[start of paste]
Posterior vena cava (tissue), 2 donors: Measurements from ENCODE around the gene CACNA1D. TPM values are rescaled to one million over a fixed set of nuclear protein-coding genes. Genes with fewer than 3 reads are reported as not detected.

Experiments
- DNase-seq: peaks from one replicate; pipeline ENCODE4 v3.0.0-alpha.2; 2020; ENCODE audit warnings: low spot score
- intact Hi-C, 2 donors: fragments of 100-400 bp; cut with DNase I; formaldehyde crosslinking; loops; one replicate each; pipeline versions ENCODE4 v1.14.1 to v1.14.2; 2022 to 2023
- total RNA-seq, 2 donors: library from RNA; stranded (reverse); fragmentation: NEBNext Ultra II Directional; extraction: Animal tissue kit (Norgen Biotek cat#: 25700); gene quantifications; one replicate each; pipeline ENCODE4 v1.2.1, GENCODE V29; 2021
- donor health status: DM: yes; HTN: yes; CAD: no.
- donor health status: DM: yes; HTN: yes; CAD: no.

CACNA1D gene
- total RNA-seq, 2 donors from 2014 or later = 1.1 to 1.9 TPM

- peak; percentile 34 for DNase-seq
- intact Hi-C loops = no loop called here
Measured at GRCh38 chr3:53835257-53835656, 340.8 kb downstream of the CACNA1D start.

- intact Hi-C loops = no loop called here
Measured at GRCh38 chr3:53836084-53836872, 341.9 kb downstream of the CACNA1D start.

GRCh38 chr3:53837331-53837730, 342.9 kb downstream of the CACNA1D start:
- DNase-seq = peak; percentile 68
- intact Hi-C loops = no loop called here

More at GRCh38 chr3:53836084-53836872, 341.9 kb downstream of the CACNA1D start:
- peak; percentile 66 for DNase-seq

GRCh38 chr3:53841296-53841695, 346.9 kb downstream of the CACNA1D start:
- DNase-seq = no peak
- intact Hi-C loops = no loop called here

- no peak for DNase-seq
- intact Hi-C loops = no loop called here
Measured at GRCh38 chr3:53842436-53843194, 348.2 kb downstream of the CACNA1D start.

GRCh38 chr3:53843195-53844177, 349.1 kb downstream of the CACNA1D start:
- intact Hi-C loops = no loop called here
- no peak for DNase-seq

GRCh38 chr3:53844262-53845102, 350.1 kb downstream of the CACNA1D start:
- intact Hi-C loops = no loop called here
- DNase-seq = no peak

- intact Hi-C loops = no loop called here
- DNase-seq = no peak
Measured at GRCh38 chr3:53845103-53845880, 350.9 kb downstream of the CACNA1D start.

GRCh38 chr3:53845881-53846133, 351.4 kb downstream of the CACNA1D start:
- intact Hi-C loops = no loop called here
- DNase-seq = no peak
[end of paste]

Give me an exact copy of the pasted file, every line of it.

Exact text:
Posterior vena cava (tissue), 2 donors: Measurements from ENCODE around the gene CACNA1D. TPM values are rescaled to one million over a fixed set of nuclear protein-coding genes. Genes with fewer than 3 reads are reported as not detected.

Experiments
- DNase-seq: peaks from one replicate; pipeline ENCODE4 v3.0.0-alpha.2; 2020; ENCODE audit warnings: low spot score
- intact Hi-C, 2 donors: fragments of 100-400 bp; cut with DNase I; formaldehyde crosslinking; loops; one replicate each; pipeline versions ENCODE4 v1.14.1 to v1.14.2; 2022 to 2023
- total RNA-seq, 2 donors: library from RNA; stranded (reverse); fragmentation: NEBNext Ultra II Directional; extraction: Animal tissue kit (Norgen Biotek cat#: 25700); gene quantifications; one replicate each; pipeline ENCODE4 v1.2.1, GENCODE V29; 2021
- donor health status: DM: yes; HTN: yes; CAD: no.
- donor health status: DM: yes; HTN: yes; CAD: no.

CACNA1D gene
- total RNA-seq, 2 donors from 2014 or later = 1.1 to 1.9 TPM

- peak; percentile 34 for DNase-seq
- intact Hi-C loops = no loop called here
Measured at GRCh38 chr3:53835257-53835656, 340.8 kb downstream of the CACNA1D start.

- intact Hi-C loops = no loop called here
Measured at GRCh38 chr3:53836084-53836872, 341.9 kb downstream of the CACNA1D start.

GRCh38 chr3:53837331-53837730, 342.9 kb downstream of the CACNA1D start:
- DNase-seq = peak; percentile 68
- intact Hi-C loops = no loop called here

More at GRCh38 chr3:53836084-53836872, 341.9 kb downstream of the CACNA1D start:
- peak; percentile 66 for DNase-seq

GRCh38 chr3:53841296-53841695, 346.9 kb downstream of the CACNA1D start:
- DNase-seq = no peak
- intact Hi-C loops = no loop called here

- no peak for DNase-seq
- intact Hi-C loops = no loop called here
Measured at GRCh38 chr3:53842436-53843194, 348.2 kb downstream of the CACNA1D start.

GRCh38 chr3:53843195-53844177, 349.1 kb downstream of the CACNA1D start:
- intact Hi-C loops = no loop called here
- no peak for DNase-seq

GRCh38 chr3:53844262-53845102, 350.1 kb downstream of the CACNA1D start:
- intact Hi-C loops = no loop called here
- DNase-seq = no peak

- intact Hi-C loops = no loop called here
- DNase-seq = no peak
Measured at GRCh38 chr3:53845103-53845880, 350.9 kb downstream of the CACNA1D start.

GRCh38 chr3:53845881-53846133, 351.4 kb downstream of the CACNA1D start:
- intact Hi-C loops = no loop called here
- DNase-seq = no peak